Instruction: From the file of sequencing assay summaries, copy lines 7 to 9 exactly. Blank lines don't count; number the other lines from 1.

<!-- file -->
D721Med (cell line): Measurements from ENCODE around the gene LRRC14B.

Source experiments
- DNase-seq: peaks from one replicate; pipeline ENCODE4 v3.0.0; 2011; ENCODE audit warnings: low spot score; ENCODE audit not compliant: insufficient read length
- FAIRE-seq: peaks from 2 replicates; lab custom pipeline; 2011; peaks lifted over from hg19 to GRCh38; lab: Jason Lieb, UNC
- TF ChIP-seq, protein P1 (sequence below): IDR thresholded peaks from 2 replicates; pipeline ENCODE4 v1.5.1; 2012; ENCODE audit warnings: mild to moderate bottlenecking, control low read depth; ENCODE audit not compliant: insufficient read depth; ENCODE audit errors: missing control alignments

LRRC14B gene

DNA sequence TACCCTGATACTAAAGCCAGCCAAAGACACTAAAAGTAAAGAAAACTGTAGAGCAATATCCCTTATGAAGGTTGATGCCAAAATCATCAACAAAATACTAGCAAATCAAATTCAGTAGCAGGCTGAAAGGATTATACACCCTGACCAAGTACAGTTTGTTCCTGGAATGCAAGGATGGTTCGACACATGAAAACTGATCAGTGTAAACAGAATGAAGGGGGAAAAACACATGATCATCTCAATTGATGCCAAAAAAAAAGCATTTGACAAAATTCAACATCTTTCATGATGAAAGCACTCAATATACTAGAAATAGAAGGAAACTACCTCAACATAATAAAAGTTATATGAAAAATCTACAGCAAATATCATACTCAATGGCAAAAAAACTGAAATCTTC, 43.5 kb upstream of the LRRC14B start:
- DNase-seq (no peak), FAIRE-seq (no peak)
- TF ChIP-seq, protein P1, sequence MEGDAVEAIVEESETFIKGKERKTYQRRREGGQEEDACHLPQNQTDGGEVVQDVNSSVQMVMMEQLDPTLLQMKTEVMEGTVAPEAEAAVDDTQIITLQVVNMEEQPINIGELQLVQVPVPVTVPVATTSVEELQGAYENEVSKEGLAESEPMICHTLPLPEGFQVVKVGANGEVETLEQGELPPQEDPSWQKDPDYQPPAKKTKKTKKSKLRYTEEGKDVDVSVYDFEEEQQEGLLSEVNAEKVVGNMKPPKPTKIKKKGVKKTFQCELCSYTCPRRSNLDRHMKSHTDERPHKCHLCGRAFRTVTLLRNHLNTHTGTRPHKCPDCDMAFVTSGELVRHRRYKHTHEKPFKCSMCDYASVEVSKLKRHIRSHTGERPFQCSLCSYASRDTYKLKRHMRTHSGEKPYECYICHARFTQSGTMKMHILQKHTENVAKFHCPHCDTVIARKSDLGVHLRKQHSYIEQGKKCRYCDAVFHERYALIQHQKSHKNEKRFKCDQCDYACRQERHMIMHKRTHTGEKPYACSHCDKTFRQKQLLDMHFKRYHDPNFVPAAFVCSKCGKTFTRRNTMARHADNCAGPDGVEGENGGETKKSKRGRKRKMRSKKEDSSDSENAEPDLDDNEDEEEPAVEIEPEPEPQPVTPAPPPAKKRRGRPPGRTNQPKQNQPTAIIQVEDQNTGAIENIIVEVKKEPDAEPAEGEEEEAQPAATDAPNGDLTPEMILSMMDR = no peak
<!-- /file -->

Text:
DNA sequence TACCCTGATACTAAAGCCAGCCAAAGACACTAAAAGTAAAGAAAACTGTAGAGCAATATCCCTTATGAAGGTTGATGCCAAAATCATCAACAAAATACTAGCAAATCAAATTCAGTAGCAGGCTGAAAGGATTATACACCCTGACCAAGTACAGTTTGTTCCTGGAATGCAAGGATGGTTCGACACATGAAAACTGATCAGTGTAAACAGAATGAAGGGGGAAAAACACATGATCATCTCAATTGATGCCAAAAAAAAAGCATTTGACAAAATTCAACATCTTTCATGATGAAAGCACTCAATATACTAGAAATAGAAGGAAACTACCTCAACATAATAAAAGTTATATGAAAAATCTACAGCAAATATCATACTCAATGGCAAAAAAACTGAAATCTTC, 43.5 kb upstream of the LRRC14B start:
- DNase-seq (no peak), FAIRE-seq (no peak)
- TF ChIP-seq, protein P1, sequence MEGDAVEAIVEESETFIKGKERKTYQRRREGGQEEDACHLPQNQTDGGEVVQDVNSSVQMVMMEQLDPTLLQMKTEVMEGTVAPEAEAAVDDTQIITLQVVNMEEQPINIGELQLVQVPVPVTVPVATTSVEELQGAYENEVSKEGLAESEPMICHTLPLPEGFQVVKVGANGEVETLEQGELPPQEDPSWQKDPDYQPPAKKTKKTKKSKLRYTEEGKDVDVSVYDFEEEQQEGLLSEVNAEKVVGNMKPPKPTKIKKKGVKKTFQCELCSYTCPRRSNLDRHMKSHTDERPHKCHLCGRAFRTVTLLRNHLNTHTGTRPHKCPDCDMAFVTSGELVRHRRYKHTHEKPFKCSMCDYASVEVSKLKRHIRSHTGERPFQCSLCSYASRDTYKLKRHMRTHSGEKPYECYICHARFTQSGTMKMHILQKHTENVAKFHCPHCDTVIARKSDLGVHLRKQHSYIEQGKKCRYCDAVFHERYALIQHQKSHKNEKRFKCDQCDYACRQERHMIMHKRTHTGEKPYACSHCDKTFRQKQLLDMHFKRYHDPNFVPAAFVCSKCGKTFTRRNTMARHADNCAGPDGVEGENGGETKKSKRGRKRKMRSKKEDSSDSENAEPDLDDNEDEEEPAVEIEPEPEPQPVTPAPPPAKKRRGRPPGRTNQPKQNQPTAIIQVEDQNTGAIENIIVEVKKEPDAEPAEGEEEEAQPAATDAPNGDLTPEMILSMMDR = no peak